American exceptionalism vs. socialism
Ask your neighbors and coworkers whether it's a privilege to be an American, and nearly all of them will answer with a resounding "yes." But the rising new leaders of today's Democratic Party see American privilege as a mass delusion standing in the way of their political ambitions. This was painfully evident last week during President Trump's State of the Union address (SOTU).
SOTUs have traditionally been positive affairs. American exceptionalism is so everlasting that most presidents can find something in the national condition worth boasting about, and even their political opponents find something in the boasts worth applauding.
Not so this year. Having presided over the strongest economic expansion in generations, President Trump's speech had no shortage of achievements, and the response of ordinary Americans was electrifying. According to a CBS News poll, 76 percent of Americans who saw the speech approved of it.
However, the response of Democratic lawmakers who attended the speech flew in the face of our political traditions, particularly that of a bloc of congresswomen wearing white from head to toe to commemorate the 100th anniversary of women winning the right to vote.
The "women in white" leered with contempt at the president throughout his speech. They ignored his call for unity and bipartisanship. About half, including newly elected loudmouth Alexandria Ocasio-Cortez, refused to join the rest of the chamber for a standing ovation when President Trump called upon the American people to "embrace the boundless potential of cooperation, compromise, and the common good."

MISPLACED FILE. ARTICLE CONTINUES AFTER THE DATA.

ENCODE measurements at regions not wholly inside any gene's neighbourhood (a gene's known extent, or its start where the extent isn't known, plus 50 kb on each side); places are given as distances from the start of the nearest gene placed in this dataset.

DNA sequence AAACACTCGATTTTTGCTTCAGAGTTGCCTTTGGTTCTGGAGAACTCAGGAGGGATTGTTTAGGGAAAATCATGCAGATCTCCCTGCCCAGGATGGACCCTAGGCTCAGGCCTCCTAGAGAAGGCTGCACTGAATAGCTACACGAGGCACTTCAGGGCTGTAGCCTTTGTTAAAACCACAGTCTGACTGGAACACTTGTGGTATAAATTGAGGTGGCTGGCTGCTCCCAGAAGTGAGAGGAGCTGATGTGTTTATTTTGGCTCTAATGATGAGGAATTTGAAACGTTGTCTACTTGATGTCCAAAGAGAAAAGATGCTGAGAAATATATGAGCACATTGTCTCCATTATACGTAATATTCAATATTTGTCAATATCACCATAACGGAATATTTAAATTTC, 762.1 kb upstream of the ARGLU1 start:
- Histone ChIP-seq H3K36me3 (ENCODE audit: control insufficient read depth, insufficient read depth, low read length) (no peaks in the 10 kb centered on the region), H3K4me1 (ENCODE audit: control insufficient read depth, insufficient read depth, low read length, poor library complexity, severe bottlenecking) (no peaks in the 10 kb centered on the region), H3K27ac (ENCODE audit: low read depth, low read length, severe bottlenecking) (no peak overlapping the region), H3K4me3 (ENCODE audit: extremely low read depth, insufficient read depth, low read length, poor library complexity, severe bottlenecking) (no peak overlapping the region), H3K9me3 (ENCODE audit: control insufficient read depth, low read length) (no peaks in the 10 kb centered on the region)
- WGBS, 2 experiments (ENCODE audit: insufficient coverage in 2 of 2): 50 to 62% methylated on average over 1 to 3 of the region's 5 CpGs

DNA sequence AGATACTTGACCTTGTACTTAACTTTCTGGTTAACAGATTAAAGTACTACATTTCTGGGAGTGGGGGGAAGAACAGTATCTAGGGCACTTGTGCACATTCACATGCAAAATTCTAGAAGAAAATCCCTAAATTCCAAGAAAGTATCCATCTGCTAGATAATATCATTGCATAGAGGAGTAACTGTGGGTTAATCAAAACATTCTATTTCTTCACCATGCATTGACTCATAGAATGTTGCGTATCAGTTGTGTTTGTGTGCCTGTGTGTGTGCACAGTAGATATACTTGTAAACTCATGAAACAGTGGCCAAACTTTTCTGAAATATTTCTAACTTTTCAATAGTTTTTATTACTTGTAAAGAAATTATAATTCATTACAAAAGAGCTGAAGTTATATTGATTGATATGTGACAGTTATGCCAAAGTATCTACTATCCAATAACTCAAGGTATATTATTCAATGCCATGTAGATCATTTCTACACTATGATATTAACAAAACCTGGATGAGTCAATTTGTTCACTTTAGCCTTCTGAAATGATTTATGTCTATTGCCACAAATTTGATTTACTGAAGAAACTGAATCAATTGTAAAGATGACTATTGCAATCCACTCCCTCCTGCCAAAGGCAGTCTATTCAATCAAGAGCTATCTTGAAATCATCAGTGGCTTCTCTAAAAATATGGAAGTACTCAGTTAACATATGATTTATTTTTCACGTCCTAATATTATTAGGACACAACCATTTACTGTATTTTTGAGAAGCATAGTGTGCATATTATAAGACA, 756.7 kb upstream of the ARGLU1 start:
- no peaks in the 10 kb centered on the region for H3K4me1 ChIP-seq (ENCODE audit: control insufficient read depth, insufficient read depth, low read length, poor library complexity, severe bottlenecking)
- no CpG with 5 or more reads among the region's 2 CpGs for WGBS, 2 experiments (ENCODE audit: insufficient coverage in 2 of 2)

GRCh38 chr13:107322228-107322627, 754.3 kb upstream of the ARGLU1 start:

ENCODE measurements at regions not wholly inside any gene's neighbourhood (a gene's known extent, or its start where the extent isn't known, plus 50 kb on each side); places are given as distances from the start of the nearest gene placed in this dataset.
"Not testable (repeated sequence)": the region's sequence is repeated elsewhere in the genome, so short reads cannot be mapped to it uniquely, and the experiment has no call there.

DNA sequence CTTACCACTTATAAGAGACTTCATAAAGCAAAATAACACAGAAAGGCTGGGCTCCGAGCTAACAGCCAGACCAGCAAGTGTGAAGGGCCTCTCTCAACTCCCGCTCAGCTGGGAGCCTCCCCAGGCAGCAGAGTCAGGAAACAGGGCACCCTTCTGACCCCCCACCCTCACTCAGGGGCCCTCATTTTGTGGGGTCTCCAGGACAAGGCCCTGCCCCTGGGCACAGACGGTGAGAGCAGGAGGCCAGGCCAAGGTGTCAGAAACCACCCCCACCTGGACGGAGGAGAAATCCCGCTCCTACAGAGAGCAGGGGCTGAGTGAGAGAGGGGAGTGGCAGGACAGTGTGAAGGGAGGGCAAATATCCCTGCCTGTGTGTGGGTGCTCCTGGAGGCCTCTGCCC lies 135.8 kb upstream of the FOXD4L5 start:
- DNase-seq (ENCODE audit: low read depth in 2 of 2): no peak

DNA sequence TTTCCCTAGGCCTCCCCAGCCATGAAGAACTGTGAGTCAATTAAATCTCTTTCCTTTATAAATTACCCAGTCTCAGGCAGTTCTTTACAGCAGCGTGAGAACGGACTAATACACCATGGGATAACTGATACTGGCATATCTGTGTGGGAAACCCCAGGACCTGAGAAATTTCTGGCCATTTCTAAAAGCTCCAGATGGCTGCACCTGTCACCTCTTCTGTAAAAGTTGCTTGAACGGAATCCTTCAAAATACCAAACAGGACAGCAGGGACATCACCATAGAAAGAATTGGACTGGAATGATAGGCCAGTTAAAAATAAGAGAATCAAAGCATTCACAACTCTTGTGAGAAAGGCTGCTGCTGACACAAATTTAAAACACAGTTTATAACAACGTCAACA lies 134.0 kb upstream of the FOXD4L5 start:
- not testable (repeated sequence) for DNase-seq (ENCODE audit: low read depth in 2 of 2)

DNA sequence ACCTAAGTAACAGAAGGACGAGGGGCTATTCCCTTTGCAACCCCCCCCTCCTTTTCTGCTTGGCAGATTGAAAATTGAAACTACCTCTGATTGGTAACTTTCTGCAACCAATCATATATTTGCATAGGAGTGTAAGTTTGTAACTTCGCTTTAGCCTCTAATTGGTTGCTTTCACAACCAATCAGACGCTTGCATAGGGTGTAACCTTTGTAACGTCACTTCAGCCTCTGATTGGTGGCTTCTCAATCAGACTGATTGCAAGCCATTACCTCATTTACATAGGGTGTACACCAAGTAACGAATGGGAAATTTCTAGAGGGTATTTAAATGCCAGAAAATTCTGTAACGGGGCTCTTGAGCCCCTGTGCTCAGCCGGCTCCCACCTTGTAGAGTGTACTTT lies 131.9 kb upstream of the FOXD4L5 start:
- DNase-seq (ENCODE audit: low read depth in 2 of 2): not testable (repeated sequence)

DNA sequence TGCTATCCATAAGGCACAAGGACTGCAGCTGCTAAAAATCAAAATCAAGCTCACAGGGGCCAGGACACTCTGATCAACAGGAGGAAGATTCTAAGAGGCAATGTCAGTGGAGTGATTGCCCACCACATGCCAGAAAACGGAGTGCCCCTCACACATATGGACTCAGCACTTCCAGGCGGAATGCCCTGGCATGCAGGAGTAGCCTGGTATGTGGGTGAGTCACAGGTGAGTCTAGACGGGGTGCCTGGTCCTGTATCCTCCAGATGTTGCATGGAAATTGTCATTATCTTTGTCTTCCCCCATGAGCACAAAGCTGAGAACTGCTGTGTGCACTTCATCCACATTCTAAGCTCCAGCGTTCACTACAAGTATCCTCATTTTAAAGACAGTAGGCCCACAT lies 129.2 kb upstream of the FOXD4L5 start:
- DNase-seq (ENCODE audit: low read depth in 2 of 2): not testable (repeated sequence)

They sat stone-faced when the president touted the lowest ever unemployment among minorities and the disabled. They ignored his praise of new "right to try" legislation giving terminally ill patients access to experimental medicines. Same thing with America becoming a net exporter of energy for the first time in 65 years.
They remained somber even when President Trump announced his new Women Entrepreneurs Finance Initiative, which promotes the economic empowerment of women in developing countries.
Only when President Trump specifically hailed the achievements of American women — filling 58 percent of new jobs last year and being elected to Congress in record numbers — did members of the group feel obliged to stand en masse, essentially to applaud themselves.
The refusal of Ocasio-Cortez and other "progressive" Democrats to celebrate, or even acknowledge, the success and good works of other Americans, irrespective of ideology or creed, on this time-honored occasion is shameful and unbecoming of servants in public office.
But it's politically astute. Proponents of the socialist Green New Deal — which now has the support of 70 Democrats in the House, 12 in the Senate, and six presidential candidates — know it's impossible to get Americans to accept a one-size-fits-all blueprint for centralized planning of their lives and livelihood so long as they think of themselves as privileged.
For all of their divisive rhetoric and mainstream media adoration, Ocasio-Cortez and her ilk aren't likely to convince a majority of the U.S. public that the American dream is a lie, at least not in time for the 2020 election. But they may convince enough people to enflame the social chaos and division we have been experiencing lately, and that might set a prelude one day for realization of their socialist fantasies.
President Trump is right that the state of our union is strong, at least economically and militarily, and a majority of Americans embrace his call to "step boldly and bravely into the next chapter" of this country's glorious history. We must not let the ideological radicalism and hunger for power of a few destroy this future.
Zana Nesheiwat is the founder of Brand ZA, Inc., an integrated business solutions and impact-branding firm specializing in financial services, public policy, and technology, and an associate partner with Blackhawk Partners, Inc. a private equity firm based in New York City.